However, you don’t necessarily need carbon copies of yourself for delegation to be a success. Indeed, for those of you at the beginning of your delegation journey (more junior practitioners or those with expanding teams), rather than expecting perfection (which is a misnomer anyway), ease yourself and your team into the habit of delegation. As you progress through the basic levels of delegation, beginning with smaller less valuable tasks, increase the level of difficulty and responsibility of the tasks or indeed responsibility for an overall area of oversight, that you delegate to your people.
As your team masters each level, all of you should grow in confidence and trust in one another and feel more comfortable with the delegation process. This makes everyone shine. Below are some steps that are often missed, but overall are the foundations of empowered delegation.
1. Review and provide meaningful and helpful feedback
The first stage of successful delegation is teaching your team how to read and assess a problem or situation. Empower them to see it from all angles and have them consider a problem and possible solutions and report back to you with their findings to ensure that they are on track. This elevates their confidence and can have the effect of calming your nervousness (which is also projected, and subsequently absorbed by them).
Small matter management and discrete tasks such as basic letter drafting, small memos and lower level applications are great ways to establish a baseline for what various team members are capable of. Ask them to avoid templates to really give you a clear picture of their abilities and any elementary things that don’t accord with your stylistic nuances or legal requirements.
Take the time to review the documents or output with your team members, collectively or individually, and let them know your thoughts on their findings, and explain why you agree or disagree with their conclusions and proposed actions. It is really important to explain your reasoning’s, for you and for them.
2. Recommendations based on the assessment
Once your team has learned how to complete discrete tasks and smaller matter management on non-urgent work, they are ready to move to the next stage and learn how to step up to greater levels of responsibility and analyse matters holistically and start to think more strategically. Ask them to make specific recommendations of the best course of action to take.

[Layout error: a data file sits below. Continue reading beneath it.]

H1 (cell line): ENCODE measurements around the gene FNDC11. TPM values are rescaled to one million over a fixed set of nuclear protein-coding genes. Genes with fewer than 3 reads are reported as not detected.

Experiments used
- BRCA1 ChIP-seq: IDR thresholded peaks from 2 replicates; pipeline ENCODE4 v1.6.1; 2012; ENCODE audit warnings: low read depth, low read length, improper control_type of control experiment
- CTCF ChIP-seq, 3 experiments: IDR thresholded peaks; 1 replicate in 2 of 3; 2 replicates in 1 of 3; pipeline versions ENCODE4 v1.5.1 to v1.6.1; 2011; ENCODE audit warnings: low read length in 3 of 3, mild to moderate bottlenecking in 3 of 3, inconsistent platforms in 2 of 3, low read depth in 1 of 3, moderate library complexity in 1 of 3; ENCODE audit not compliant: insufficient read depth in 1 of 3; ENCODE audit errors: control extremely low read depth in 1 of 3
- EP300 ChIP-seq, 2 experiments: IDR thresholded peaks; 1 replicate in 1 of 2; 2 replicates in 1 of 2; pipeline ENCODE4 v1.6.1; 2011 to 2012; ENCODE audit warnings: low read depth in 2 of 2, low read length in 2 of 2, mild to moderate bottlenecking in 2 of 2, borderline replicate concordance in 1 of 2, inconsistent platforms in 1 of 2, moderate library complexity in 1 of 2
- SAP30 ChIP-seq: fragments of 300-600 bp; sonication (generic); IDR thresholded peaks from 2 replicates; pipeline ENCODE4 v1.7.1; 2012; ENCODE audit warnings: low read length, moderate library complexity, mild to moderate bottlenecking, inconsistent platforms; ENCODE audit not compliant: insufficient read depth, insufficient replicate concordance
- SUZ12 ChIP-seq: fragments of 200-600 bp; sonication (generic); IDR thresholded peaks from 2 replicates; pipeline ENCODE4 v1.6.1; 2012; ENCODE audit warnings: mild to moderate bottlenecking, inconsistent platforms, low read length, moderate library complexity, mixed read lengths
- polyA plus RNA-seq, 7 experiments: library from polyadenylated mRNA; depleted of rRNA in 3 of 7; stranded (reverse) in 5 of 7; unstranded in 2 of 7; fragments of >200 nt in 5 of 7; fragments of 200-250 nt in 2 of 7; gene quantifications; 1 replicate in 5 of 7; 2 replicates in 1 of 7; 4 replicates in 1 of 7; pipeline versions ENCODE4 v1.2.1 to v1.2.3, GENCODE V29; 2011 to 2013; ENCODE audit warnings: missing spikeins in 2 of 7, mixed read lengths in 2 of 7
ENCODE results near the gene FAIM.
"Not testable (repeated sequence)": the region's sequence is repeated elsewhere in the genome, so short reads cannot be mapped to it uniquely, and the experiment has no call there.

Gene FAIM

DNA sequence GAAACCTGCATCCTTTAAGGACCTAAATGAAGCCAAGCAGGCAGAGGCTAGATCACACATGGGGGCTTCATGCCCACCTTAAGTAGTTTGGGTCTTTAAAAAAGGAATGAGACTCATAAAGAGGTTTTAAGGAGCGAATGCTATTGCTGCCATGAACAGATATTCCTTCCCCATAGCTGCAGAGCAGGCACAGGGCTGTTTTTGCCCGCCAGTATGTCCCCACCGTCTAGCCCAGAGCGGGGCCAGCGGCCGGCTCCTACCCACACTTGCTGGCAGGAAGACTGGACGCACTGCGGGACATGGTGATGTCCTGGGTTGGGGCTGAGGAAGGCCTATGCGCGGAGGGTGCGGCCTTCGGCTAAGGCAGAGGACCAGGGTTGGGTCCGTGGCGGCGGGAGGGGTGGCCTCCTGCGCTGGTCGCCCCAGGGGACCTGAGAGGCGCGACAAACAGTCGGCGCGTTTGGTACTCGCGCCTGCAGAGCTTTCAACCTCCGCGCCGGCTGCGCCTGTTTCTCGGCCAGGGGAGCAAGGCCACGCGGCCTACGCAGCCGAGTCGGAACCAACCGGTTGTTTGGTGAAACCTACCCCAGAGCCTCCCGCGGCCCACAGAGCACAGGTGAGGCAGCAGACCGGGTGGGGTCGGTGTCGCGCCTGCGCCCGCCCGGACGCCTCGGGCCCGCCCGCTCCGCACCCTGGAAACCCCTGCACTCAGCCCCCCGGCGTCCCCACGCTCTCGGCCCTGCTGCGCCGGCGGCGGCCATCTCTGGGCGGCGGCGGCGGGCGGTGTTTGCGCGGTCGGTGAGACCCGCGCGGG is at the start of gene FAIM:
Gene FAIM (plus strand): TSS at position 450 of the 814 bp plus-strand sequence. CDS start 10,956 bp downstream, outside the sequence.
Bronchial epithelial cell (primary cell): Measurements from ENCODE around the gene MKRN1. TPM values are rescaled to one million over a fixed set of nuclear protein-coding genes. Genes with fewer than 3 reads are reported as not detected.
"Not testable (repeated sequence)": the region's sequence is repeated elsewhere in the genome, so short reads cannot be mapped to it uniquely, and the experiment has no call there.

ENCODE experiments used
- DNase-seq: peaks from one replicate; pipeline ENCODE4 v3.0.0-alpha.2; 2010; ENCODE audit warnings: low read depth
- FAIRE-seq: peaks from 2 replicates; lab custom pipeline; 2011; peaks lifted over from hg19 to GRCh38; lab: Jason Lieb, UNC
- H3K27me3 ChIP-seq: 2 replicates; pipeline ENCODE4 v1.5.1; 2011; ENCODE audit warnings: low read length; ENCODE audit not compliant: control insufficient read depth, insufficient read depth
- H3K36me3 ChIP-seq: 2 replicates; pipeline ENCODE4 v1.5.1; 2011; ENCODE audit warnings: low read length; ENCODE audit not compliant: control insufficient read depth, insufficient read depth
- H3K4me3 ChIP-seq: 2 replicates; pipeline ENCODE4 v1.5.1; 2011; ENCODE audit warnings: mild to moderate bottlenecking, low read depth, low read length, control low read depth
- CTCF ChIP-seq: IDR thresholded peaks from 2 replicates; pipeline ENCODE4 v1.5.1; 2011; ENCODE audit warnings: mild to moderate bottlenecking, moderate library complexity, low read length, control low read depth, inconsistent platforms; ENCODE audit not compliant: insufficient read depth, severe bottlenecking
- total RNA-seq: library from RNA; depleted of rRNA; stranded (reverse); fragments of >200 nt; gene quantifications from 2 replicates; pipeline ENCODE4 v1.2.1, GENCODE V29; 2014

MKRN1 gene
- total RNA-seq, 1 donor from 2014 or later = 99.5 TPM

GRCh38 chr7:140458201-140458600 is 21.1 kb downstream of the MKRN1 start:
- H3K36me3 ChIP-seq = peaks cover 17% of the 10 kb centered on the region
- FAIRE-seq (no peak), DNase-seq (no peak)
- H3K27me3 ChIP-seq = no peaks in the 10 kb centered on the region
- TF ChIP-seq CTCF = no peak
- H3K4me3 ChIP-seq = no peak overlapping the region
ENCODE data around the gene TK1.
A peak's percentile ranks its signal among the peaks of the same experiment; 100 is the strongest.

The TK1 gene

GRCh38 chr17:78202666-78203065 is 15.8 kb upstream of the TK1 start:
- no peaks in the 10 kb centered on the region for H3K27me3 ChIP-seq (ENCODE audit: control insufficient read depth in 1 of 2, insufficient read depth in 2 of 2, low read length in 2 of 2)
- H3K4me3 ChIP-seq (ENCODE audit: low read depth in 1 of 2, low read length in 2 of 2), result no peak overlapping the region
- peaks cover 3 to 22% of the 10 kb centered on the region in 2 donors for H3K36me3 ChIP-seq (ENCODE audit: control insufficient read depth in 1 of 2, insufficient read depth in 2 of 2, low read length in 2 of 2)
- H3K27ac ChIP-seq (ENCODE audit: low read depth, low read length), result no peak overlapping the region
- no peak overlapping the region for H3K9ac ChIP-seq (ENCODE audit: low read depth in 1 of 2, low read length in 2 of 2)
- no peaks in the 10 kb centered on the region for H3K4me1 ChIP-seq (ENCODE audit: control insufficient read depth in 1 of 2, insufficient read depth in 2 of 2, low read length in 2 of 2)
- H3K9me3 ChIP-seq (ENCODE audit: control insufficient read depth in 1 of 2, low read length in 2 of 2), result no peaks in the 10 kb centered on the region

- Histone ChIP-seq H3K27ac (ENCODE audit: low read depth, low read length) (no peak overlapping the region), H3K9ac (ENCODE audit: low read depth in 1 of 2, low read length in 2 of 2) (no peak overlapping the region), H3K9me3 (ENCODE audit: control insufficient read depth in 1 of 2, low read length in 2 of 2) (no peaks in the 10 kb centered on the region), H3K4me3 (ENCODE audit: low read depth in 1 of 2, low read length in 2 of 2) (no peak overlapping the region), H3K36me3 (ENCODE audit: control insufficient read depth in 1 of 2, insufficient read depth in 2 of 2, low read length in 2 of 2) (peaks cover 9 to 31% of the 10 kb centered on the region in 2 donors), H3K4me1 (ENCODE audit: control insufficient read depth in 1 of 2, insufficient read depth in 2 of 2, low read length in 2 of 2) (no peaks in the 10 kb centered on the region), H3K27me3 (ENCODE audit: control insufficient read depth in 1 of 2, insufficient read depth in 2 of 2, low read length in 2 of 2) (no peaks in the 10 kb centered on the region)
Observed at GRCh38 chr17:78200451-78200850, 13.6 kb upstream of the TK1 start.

Go over their suggestions with them and discuss why their conclusions would or would not work. Provide them with tangible evidence of how or why something should be done a particular way if that is the case. For those of you who are litigators, this will be essential for you to explain. Try and remember that there was a day when you weren’t familiar with all the things that you are now. It can feel cumbersome, especially in the first little while, but this will soon shift.
3. Empower your people
Once you’ve given your people a framework for assessing problems, coming up with solutions and creating high quality work product, it’s time to unleash them! Allow them the freedom within reason to run matters, or various parts thereof, under their own steam.
Avoid the temptation to hover but do check in periodically to monitor their progress.
4. Recognise and reward success!
As members of your team become increasingly proficient in completing the projects, tasks and matters you have delegated to them, publicly recognise and reward their performance.
Look for ways to give them new opportunities to learn and grow. This is career development in action, and it empowers them to want to take calculated risks, which is how growth is achieved. They will embrace autonomy and ownership and a sense of pride in their work.
Open communication, mutual trust and a willingness to cooperate and collaborate will go a long way in helping you and your team become more comfortable with the delegation process. In the end, successful delegation leads to improved outcomes in efficiency, effectiveness and performance for both you and your team!